THENThe GracesLaure Eve– I really enjoyed this book which centres around obsession and witchcraft!

NEXTHeartlessMarissa Meyer– I MUST read this book next. It’s got to happen!

What are you reading this week? Let me know!

Stacking The Shelves #162

Stacking The Shelves is all about sharing the books you’re adding to your shelves, be it buying or borrowing. From ‘real’ books you’ve purchased, a book you’ve borrowed, a book you’ve been given or an e-book they can all be shared!

Bought:

Damage

I love Eve Ainsworth’s writing. She always writes about some dark subjects. This book centres around self-harm. I am very intrigued…

The Beauty of Darkness (The Remnant Chronicles, #3)

I loved the first two books in the Remnant Chronicles. I am intrigued to see what happens!

The Scarecrow Queen (The Sin Eater’s Daughter, #3)

So excited to read the end of this trilogy too! 🙂

What have you added to your shelves this week? Feel free to leave a link to your hauls and I’ll stop by!

Ten Books That’ll Make You Read The Day Away

Top Ten Tuesday is hosted by the wonderful The Broke and The Bookish. This week’s list are ten short books/one sitting reads etc. I decided to go for Ten Books That’ll Make You Read The Day Away.

As ever, click on the book image to get to Goodreads!

The Help- Kathryn Stockett

The Help

I thought this was such a powerful read. I devoured this book and have highly recommend it since!

The Name On Your Wrist- Helen Hiorns

The Name on Your Wrist

I thought that this novella had such a unique story-line. I’d highly recommend it!

Slumber- Tamara Blake

Slumber

I love this fairy tale-esque story. It didn’t take me long to read at all.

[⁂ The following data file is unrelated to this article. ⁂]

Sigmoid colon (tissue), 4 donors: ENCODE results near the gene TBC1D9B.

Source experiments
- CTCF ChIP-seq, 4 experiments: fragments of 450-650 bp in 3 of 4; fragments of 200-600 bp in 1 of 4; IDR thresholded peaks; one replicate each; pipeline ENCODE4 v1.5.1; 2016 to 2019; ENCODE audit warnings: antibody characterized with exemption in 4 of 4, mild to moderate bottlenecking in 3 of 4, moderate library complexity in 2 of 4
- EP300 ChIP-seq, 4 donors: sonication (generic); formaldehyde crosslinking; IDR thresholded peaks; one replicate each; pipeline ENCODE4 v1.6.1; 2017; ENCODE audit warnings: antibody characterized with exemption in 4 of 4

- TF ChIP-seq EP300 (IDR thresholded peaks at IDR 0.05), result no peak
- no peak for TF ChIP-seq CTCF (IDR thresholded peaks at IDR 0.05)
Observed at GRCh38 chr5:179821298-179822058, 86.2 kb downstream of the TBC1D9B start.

George- Alex Gino

George

I could have easily read this book in one sitting. It didn’t take me long to read at all. It’s such a powerful, touching read.

A Monster Calls- Patrick Ness

A Monster Calls

Another brilliant read. This book moved me and I’ll continue to recommend it highly whenever I can.

The Last Act Of Love- Cathy Rentzenbrink

The Last Act Of Love

This book is amazing. I was entirely moved by it and couldn’t stop turning the pages!

The Quietness- Alison Rattle

The Quietness

I love Alison Rattle’s books and I could have easily listed ALL of her releases. Her writing is incredibly evocative. It’s so easy to read.

The Sky Is Everywhere- Jandy Nelson

The Sky Is Everywhere

I adore this book! I read it so many years ago and it still stays with me.

Crush- Eve Ainsworth

Crush

This book is incredible. From its title, you might think it’s a sweet read, but it’s much darker than you might anticipate…

Dangerous Girls- Abigail Haas

Dangerous Girls

I absolutely love this book and think it’s incredibly underrated. I really enjoyed this book and practically devoured it in one sitting.

What did you put on your list this week? Please feel free to leave a link to your post and I’ll stop by!